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Example Suppose a population has mean μ = 8 and standard deviation σ = 3. Suppose a random sample of size n = 36 is selected. What is the probability that the sample mean is between 7.8 and 8.2?

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Example (continued) Solution: Even if the population is not normally distributed, the central limit theorem can be used (n > 25) … so the sampling distribution of is approximately normal … with mean = 8 …and standard deviation

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**Example Solution (continued): (continued) Z X Population Distribution**

Sampling Distribution Standard Normal Distribution ? ? ? ? ? ? ? ? ? ? Sample Standardize ? ? Z X

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**Sampling Distributions of Sample Proportions**

Sampling Distribution of Sample Mean Sampling Distribution of Sample Proportion Sampling Distribution of Sample Variance (7.2) (7.3) (7.4)

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**Population Proportions, p**

p = the proportion of the population having some characteristic Sample proportion ( ) provides an estimate of p: 0 ≤ ≤ 1 has a binomial distribution, but can be approximated by a normal distribution when np(1 – p) > 9

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**Sampling Distribution of P**

^ Sampling Distribution of P Normal approximation: Properties: and Sampling Distribution .3 .2 .1 (where p = population proportion)

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**Z-Value for Proportions**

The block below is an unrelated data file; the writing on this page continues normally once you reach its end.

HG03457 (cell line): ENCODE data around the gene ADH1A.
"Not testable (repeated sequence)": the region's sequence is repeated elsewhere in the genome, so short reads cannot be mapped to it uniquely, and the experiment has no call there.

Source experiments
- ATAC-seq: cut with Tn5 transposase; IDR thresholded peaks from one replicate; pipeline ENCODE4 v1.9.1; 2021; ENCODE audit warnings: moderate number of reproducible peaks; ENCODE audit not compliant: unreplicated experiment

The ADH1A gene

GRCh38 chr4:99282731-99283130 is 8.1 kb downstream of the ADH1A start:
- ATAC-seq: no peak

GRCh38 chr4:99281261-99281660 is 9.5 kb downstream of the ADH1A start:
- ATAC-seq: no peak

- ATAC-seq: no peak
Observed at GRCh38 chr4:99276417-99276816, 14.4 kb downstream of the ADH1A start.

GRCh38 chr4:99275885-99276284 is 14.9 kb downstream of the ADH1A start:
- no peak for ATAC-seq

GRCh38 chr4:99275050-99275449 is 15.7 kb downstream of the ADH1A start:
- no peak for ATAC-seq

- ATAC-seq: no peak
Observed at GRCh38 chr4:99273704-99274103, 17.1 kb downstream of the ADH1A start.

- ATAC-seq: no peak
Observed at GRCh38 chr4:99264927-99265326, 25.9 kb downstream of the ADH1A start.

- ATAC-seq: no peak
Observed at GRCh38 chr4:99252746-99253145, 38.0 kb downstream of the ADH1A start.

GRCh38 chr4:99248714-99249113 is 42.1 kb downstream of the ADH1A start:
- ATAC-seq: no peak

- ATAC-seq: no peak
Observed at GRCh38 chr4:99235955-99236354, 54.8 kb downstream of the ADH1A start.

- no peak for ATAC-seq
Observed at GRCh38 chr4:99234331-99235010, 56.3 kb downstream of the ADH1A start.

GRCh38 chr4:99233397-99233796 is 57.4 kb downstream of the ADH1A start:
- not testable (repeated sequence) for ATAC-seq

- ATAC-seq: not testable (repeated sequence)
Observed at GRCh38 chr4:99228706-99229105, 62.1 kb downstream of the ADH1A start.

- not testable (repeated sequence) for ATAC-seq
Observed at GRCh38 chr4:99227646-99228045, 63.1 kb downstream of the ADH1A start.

Standardize to a Z value with the formula:

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Example If the true proportion of voters who support a metro line in Dublin is p = .70, what is the probability that a sample of size 200 yields a sample proportion between .70 and .75? i.e.: if p = .7 and n = 200, what is P(.70 ≤ ≤ .75) ?

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**Example if p = .7 and n = 200, what is P(.70 ≤ ≤ .75) ? Find :**

(continued) if p = .7 and n = 200, what is P(.70 ≤ ≤ .75) ? Find : Convert to standard normal:

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**Standardized Normal Distribution**

Example (continued) if p = .7 and n = 200, what is P(.70 ≤ ≤ .75) ? Use standard normal table: P(0 ≤ Z ≤ 1.54) = Standardized Normal Distribution Sampling Distribution .4382 Standardize .70 .75 1.54 Z

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**Sampling Distributions of Sample Proportions**

Sampling Distribution of Sample Mean Sampling Distribution of Sample Proportion Sampling Distribution of Sample Variance (7.2) (7.3) (7.4)

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Sample Variance Let x1, x2, , xn be a random sample from a population. The sample variance is the square root of the sample variance is called the sample standard deviation the sample variance is different for different random samples from the same population